For the second pass of the calculation, multiplexer 104 selects the transposed intermediate output matrix from transposition buffer 114 to be the input to matrix multiplier 106 at step 212. Matrix multiplier 106 then multiplies the transposed intermediate output matrix by the IDCT coefficient matrix of Table 1 at step 214, again on a rowbyrow basis to form an output matrix which approximates the IDCT of the original input DCT coefficient data. At step 216, this output matrix is assigned an appropriate bit accuracy by final scaling/rounding stage 108. The final output data is accumulated in block buffer 110, where it is available for subsequent MPEG2 decoding.
FIG. 3 depicts one embodiment of prescaler 102 in accordance with the present invention. Prescaler 102 includes a multiplication stage 302 and an internal scaling/rounding stage 304. Multiplication stage 302 accepts an 8×8 DCT coefficient matrix as an input, 15 bits at a time. Each coefficient is multiplied by the prescaling coefficient from equation (7) that corresponds to its position in the matrix. Scaling/rounding stage 304 then scales and rounds the multiplication stage output to assign the proper bit accuracy.
It will be appreciated from the foregoing that a onedimensional IDCT could be computed within the scope of the present invention using a similar system but without the need to apply matrix multiplier 106 twice. Thus, multiplexer 104, transpose buffer 114, and intermediate scaling/rounding stage 112 would be unnecessary in a 1dimensional implementation. Such an implementation would find application in decompression of digitally encoded speech, for example.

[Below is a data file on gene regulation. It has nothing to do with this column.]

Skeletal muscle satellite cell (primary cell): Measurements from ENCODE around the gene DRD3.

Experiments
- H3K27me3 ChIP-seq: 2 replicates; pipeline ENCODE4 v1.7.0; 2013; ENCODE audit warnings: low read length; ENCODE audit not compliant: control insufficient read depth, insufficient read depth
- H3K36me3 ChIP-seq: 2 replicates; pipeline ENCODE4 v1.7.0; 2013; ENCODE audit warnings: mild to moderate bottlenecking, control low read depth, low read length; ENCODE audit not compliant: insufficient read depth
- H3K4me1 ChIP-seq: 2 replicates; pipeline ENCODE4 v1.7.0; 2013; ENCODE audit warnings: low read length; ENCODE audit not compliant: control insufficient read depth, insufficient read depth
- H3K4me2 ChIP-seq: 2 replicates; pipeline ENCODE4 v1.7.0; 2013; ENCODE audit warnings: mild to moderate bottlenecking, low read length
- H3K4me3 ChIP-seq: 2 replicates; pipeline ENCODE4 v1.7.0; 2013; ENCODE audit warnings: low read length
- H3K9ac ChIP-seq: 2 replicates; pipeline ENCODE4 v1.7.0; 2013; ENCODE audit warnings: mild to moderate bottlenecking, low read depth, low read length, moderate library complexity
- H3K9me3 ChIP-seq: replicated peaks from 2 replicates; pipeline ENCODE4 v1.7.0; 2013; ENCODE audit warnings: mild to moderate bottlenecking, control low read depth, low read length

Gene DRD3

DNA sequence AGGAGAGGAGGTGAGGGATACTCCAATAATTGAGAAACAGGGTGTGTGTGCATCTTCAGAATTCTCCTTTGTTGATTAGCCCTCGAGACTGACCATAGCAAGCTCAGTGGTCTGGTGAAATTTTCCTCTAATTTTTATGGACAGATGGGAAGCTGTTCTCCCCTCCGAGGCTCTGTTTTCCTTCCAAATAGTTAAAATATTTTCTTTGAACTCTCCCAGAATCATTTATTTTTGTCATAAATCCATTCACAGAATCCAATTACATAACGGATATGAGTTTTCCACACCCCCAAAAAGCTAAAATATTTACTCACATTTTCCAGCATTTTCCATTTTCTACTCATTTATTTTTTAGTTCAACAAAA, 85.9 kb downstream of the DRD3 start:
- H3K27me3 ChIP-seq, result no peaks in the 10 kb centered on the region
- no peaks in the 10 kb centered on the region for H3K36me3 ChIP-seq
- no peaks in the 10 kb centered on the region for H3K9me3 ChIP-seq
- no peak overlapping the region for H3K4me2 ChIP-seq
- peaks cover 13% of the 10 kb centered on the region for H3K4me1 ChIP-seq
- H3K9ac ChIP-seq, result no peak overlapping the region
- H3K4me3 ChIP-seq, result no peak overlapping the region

FIG. 4 depicts a simplified representation of matrix multiplier 106 in accordance with one embodiment of the present invention. Matrix multiplier 106 includes a vector multiplier 402 and an accumulator 404. The input data to matrix multiplier 106 preferably has a maximum width of 18 bits. Vector multiplier 402 computes the product of each of the eight samples of a row of input data with each of the possible IDCT coefficient values from Table 1. Accumulator 404 then sums these products appropriately to form the product of the row of input data with the IDCT matrix of Table 1. The details of the operation of matrix multiplier 106 will be further clarified with reference to FIG. 5 and FIGS. 6A6C.
FIG. 5 depicts a detailed representation of matrix multiplier 106 in accordance with one embodiment of the present invention. Vector multiplier 402 and accumulator 404 are shown divided into their computational constituents. Vector multiplier 402 includes a plurality of registers 502 and 504 and fixedpoint multipliers 506. Accumulator 404 includes a plurality of registers 508, 510, and 512, accumulator units 514, an add unit 516, and a subtract unit 518. Crossbar switches 520 and 522 interface between vector multiplier 402 and accumulator 404. Multiplexers 524 and 526 interface between the accumulator units 514 and add unit 516 and subtract unit 518.